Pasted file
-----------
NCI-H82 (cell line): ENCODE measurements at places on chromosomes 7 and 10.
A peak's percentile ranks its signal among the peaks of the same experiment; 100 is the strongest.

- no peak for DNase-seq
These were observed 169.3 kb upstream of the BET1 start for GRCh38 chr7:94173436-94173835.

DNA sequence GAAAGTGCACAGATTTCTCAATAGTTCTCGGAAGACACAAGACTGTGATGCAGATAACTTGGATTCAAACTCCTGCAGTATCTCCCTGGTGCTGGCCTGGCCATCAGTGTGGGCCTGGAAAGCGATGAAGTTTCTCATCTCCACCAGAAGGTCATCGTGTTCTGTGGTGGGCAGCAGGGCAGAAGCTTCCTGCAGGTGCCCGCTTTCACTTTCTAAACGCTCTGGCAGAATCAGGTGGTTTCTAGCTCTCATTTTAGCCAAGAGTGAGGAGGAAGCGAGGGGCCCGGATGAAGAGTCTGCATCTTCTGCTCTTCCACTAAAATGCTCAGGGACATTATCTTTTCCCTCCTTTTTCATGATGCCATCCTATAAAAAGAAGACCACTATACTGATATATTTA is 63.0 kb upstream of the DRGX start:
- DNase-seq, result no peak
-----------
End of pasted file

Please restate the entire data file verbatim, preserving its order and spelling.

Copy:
NCI-H82 (cell line): ENCODE measurements at places on chromosomes 7 and 10.
A peak's percentile ranks its signal among the peaks of the same experiment; 100 is the strongest.

- no peak for DNase-seq
These were observed 169.3 kb upstream of the BET1 start for GRCh38 chr7:94173436-94173835.

DNA sequence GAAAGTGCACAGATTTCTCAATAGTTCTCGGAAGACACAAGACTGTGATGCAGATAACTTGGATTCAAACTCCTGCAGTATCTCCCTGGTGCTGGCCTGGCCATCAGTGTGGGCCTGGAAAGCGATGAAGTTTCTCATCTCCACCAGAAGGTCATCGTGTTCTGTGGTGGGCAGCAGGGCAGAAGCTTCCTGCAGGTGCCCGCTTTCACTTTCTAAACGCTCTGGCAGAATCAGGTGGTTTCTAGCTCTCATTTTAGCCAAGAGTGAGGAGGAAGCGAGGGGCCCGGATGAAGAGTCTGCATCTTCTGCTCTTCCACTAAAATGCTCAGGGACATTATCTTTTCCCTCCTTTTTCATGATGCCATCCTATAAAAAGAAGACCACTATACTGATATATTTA is 63.0 kb upstream of the DRGX start:
- DNase-seq, result no peak